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News > U.S.

Biden Urges Congress to Act on Gun Violence Amid Partisan Tensions

  • People demand gun control, Washington D.C., U.S.

    People demand gun control, Washington D.C., U.S. | Photo: Twitter/ @hudsonvalleypst

Published 3 June 2022

There are over 393 million guns in the hands of U.S. civilians, which equates to 120 firearms for every 100 citizens, according to the Swiss-based Small Arms Survey.

On Thursday, U.S. President Joe Biden urged Congress to ban assault-style weapons and high-capacity magazines, or at least raise the purchasing age from 18 to 21. Other proposals included expanding background checks, passing "red flag" laws and repealing the liability shield for gun manufacturers and dealers.


New York Raises Age Bar for Semi-Automatic Rifle Purchase

The remarks came after the U.S. was shaken by a spate of mass shootings over the past few weeks. Biden traveled to Uvalde, Texas, on Sunday to meet with families of the victims and survivors of a school shooting on May 24, in which the gunman used an AR-15-style rifle, a popular range of semiautomatic weapons, to kill 19 children and two teachers.

Democrats and Republicans are negotiating gun reform measures but it's unclear how much talk would be turned into action. Also on Thursday, a committee in the House approved along the party line a package of gun control legislation, a response to the recent mass shootings, but U.S. media consider it likely to die in the Senate, as The New York Times said, "fierce Republican opposition during the committee debate underscored the partisan animosity."

Jim Jordan, the top Republican on the House Judiciary Committee, dismissed the package as partisan. "No one wants another tragedy. No one wants this to happen again. That's why it's regretful that Democrats have rushed to a markup today in what seems more like political theater than a real attempt at improving public safety or finding solutions," he said.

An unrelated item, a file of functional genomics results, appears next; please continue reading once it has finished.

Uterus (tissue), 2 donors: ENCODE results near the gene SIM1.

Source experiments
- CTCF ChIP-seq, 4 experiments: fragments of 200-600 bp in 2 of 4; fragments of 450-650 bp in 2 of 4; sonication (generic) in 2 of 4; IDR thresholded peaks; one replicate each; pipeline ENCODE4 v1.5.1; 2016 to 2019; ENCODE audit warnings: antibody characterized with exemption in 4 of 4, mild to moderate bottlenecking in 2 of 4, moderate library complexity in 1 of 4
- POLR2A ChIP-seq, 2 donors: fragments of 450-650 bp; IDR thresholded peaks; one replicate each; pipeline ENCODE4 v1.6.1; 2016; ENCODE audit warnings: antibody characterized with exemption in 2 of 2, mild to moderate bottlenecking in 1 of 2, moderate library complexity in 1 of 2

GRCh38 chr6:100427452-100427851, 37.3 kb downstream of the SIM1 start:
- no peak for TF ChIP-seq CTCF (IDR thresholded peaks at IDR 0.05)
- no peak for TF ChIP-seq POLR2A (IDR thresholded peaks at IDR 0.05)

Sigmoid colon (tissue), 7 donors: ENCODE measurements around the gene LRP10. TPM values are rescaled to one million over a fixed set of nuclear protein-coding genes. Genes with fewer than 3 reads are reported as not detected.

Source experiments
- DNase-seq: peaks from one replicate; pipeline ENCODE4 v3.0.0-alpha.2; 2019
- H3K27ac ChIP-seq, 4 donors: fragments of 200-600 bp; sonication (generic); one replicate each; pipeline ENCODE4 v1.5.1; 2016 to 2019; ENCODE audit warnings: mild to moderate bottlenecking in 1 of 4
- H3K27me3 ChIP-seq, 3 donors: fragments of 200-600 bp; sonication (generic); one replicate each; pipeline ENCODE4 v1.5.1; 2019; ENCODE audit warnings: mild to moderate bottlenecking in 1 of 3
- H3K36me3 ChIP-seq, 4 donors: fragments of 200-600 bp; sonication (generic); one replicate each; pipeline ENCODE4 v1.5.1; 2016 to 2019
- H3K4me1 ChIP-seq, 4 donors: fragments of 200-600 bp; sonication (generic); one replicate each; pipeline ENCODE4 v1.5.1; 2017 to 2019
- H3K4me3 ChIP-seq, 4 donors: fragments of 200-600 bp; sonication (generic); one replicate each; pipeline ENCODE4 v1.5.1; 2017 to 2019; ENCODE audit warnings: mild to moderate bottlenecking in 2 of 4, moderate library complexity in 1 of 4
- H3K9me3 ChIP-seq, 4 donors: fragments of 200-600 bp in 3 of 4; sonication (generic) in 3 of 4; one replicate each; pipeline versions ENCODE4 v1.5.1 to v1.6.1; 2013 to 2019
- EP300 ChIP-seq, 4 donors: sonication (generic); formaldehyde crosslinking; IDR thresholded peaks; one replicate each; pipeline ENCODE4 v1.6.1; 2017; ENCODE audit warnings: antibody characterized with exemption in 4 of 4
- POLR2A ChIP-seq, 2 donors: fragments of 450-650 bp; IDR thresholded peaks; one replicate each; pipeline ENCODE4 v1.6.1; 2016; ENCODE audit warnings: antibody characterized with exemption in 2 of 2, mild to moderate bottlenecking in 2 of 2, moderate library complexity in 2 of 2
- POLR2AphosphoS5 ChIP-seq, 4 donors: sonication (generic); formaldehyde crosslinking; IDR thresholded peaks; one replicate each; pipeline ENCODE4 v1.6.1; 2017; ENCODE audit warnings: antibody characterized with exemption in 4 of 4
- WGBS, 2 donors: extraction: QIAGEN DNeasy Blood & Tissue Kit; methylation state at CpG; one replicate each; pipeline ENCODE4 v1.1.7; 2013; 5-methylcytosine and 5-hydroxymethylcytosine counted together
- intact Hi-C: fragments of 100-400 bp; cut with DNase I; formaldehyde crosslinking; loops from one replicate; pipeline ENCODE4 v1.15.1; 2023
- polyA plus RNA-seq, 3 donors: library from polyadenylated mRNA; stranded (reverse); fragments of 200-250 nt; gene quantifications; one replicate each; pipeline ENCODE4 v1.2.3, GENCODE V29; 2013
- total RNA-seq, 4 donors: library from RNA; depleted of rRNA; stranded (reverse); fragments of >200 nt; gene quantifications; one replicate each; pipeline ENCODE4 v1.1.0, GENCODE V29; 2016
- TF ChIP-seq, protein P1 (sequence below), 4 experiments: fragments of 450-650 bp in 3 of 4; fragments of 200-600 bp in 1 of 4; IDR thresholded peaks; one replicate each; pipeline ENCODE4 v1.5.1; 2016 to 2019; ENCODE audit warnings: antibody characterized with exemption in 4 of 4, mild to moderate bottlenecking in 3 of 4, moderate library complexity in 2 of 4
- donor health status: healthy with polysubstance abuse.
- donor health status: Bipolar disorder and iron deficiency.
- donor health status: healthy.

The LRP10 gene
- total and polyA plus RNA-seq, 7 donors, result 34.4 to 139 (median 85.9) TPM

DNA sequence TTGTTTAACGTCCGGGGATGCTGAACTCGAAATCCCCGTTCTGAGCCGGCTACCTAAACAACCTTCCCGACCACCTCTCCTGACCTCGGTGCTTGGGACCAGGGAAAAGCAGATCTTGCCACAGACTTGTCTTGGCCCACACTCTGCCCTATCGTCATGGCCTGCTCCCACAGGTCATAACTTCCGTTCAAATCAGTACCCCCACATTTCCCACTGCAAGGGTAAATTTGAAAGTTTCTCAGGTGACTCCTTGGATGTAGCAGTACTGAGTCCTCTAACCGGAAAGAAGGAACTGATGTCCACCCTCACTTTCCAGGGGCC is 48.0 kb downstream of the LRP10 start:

Republicans deem such measures, including restricting gun buyers' age and the sale of magazines, as unconstitutional and depriving Americans of the right to defend themselves. Representative Dan Bishop, Republican of North Carolina, said that "you are not going to bully your way into stripping Americans of fundamental rights," The New York Times reported.

Representative Jamie Raskin, Democratic of Maryland, accused Republicans of "misleading the public about the Second Amendment," according to CNN. "My colleagues are throwing up the Second Amendment as a smokescreen to protect their opposition to any reasonable gun safety regulation," he said.

In a recent NYT survey of all 50 Republicans in the Senate, most Republicans who had responded either declined to take a position or signaled they would oppose the measures, worrying about infringing on the rights of gun owners.

So far this year, the United States has seen at least 233 mass shootings with more than 18,000 deaths due to gun violence, according to the nonprofit organization Gun Violence Archive. A mass shooting is defined as one in which four or more people were injured or killed.

The U.S. has more guns than any other nation in the world, and that number continues to grow each year. There are estimated 400 million guns in the U.S. between police, the military and American civilians, and over 393 million of these guns are in civilian hands, the equivalent of 120 firearms per 100 citizens, according to a 2018 report on global firearms holdings by the Switzerland-based Small Arms Survey. 


Joe Biden
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